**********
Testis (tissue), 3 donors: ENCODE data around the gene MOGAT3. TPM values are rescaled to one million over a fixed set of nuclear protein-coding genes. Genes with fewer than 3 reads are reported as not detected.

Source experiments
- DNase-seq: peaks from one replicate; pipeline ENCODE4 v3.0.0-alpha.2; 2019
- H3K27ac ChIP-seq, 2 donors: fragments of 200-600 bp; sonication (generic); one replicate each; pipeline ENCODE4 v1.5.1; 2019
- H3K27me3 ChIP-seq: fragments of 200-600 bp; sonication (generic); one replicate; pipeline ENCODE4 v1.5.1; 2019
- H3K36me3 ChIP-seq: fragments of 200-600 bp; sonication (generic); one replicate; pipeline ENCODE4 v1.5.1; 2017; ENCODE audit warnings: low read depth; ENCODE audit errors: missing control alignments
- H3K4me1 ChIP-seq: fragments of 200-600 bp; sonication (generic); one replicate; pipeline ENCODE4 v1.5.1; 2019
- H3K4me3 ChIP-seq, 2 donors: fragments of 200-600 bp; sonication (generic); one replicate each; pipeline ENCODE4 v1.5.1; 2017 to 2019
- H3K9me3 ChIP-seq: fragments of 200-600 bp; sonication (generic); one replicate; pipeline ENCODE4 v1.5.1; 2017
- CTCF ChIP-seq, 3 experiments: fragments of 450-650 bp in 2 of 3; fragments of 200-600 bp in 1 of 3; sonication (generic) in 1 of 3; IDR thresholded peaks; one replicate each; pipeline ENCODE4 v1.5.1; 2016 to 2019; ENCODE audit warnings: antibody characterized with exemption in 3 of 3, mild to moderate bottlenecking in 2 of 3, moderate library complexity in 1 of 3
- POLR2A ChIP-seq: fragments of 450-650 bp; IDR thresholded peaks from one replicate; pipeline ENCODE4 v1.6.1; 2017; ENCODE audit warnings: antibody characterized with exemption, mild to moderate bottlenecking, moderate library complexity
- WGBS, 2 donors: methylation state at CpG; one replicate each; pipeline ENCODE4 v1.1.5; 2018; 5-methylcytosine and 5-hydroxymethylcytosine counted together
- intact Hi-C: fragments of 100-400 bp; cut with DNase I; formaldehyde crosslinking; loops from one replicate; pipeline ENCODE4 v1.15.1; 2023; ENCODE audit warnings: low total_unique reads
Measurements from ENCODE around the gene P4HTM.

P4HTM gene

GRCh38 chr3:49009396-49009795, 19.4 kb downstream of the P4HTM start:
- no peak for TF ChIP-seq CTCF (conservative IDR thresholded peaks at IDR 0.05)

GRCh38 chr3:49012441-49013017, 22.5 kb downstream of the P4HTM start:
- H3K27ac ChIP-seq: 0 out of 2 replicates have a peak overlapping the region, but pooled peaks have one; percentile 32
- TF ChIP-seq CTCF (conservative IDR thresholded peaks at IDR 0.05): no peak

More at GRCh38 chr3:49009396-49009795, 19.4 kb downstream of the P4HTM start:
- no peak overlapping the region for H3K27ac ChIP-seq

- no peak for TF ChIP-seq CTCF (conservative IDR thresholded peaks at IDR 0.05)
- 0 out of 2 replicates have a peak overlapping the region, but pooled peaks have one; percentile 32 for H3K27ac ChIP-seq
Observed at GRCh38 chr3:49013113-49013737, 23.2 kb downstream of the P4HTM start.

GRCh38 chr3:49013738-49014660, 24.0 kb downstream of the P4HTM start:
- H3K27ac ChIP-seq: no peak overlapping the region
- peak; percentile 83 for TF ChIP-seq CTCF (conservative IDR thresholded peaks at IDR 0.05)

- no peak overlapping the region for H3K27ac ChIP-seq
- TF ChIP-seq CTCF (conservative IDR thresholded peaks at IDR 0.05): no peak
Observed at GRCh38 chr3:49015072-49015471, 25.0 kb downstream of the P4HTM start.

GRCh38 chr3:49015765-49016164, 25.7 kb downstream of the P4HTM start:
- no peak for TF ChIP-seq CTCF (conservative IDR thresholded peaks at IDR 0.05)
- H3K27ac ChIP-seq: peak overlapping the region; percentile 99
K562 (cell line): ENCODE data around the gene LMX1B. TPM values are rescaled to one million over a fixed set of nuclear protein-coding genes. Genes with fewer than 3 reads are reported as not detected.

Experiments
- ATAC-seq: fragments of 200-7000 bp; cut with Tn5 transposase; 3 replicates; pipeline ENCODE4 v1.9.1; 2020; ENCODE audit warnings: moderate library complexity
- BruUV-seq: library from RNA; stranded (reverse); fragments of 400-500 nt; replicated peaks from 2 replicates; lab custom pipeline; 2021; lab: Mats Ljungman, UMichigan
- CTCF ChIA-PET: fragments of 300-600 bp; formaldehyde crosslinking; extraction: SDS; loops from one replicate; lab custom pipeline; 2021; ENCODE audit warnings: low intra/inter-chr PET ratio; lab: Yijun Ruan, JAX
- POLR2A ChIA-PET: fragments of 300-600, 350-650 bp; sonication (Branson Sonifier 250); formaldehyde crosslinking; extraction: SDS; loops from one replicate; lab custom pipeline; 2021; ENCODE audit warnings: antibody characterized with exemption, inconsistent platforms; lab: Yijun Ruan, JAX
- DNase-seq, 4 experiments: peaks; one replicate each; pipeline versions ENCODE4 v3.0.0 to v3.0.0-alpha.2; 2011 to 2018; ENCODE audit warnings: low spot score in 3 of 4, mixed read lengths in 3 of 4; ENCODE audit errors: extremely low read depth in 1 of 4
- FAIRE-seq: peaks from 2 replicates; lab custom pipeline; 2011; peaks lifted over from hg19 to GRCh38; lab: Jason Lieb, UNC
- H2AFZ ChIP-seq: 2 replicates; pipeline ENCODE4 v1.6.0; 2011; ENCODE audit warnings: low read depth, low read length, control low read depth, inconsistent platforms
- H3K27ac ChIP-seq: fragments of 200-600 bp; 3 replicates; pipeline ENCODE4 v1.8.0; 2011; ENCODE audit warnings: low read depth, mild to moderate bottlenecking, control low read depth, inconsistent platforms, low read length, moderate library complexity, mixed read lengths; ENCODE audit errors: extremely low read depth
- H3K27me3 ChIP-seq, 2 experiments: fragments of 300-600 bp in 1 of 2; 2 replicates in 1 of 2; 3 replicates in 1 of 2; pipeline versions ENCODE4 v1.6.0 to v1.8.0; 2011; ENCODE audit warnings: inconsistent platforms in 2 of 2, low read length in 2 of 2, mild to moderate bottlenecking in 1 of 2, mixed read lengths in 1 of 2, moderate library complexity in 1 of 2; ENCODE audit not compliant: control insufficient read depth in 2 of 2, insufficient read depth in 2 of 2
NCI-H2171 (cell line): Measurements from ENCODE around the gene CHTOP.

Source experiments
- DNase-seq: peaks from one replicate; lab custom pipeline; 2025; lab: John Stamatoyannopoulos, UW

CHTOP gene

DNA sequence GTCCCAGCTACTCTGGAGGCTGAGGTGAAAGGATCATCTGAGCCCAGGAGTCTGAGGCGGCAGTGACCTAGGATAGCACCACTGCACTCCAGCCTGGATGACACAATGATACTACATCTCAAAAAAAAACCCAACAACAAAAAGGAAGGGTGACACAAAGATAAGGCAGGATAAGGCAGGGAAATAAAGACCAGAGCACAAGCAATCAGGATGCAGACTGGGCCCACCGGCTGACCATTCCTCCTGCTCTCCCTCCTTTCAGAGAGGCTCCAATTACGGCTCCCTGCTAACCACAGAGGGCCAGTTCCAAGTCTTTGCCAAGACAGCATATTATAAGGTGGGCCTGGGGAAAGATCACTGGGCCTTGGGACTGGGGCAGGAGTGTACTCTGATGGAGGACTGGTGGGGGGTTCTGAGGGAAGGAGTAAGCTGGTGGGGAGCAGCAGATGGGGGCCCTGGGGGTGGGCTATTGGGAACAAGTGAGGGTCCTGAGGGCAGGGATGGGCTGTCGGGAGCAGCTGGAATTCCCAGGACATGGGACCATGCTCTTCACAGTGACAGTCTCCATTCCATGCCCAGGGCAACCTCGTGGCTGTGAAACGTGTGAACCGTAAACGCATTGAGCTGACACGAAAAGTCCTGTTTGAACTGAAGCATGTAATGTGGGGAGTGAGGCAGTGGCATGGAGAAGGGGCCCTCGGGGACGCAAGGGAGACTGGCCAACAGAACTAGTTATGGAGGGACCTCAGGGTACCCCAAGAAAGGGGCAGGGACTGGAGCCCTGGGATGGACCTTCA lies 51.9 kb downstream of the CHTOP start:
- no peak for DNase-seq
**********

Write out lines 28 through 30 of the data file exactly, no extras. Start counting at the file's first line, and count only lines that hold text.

- peak; percentile 83 for TF ChIP-seq CTCF (conservative IDR thresholded peaks at IDR 0.05)

- no peak overlapping the region for H3K27ac ChIP-seq
- TF ChIP-seq CTCF (conservative IDR thresholded peaks at IDR 0.05): no peak